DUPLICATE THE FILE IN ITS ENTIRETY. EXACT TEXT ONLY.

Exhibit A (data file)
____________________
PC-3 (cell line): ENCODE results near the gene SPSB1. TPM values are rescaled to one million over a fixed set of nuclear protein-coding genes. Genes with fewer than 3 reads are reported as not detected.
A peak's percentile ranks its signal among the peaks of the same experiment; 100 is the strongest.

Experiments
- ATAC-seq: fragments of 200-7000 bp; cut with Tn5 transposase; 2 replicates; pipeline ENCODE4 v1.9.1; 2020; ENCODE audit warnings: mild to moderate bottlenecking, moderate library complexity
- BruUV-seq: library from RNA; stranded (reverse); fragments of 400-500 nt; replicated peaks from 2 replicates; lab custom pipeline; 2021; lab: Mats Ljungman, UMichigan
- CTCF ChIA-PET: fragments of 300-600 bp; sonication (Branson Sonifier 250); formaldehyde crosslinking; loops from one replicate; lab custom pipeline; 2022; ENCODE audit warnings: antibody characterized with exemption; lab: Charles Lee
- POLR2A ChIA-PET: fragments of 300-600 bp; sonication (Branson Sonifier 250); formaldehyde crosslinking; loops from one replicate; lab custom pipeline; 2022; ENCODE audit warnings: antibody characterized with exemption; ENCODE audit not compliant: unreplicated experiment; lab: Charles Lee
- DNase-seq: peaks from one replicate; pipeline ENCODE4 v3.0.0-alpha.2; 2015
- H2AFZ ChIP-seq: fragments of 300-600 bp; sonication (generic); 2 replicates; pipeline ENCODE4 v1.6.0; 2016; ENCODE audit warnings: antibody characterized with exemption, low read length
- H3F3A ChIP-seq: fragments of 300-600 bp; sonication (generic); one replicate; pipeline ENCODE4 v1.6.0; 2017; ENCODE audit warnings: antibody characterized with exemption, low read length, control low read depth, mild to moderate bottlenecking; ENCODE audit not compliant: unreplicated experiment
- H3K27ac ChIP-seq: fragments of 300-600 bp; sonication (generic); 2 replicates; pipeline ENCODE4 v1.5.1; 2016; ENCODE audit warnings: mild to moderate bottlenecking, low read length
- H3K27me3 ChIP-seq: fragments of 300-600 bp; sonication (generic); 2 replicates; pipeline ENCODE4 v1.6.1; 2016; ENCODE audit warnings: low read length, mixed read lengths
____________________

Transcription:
PC-3 (cell line): ENCODE results near the gene SPSB1. TPM values are rescaled to one million over a fixed set of nuclear protein-coding genes. Genes with fewer than 3 reads are reported as not detected.
A peak's percentile ranks its signal among the peaks of the same experiment; 100 is the strongest.

Experiments
- ATAC-seq: fragments of 200-7000 bp; cut with Tn5 transposase; 2 replicates; pipeline ENCODE4 v1.9.1; 2020; ENCODE audit warnings: mild to moderate bottlenecking, moderate library complexity
- BruUV-seq: library from RNA; stranded (reverse); fragments of 400-500 nt; replicated peaks from 2 replicates; lab custom pipeline; 2021; lab: Mats Ljungman, UMichigan
- CTCF ChIA-PET: fragments of 300-600 bp; sonication (Branson Sonifier 250); formaldehyde crosslinking; loops from one replicate; lab custom pipeline; 2022; ENCODE audit warnings: antibody characterized with exemption; lab: Charles Lee
- POLR2A ChIA-PET: fragments of 300-600 bp; sonication (Branson Sonifier 250); formaldehyde crosslinking; loops from one replicate; lab custom pipeline; 2022; ENCODE audit warnings: antibody characterized with exemption; ENCODE audit not compliant: unreplicated experiment; lab: Charles Lee
- DNase-seq: peaks from one replicate; pipeline ENCODE4 v3.0.0-alpha.2; 2015
- H2AFZ ChIP-seq: fragments of 300-600 bp; sonication (generic); 2 replicates; pipeline ENCODE4 v1.6.0; 2016; ENCODE audit warnings: antibody characterized with exemption, low read length
- H3F3A ChIP-seq: fragments of 300-600 bp; sonication (generic); one replicate; pipeline ENCODE4 v1.6.0; 2017; ENCODE audit warnings: antibody characterized with exemption, low read length, control low read depth, mild to moderate bottlenecking; ENCODE audit not compliant: unreplicated experiment
- H3K27ac ChIP-seq: fragments of 300-600 bp; sonication (generic); 2 replicates; pipeline ENCODE4 v1.5.1; 2016; ENCODE audit warnings: mild to moderate bottlenecking, low read length
- H3K27me3 ChIP-seq: fragments of 300-600 bp; sonication (generic); 2 replicates; pipeline ENCODE4 v1.6.1; 2016; ENCODE audit warnings: low read length, mixed read lengths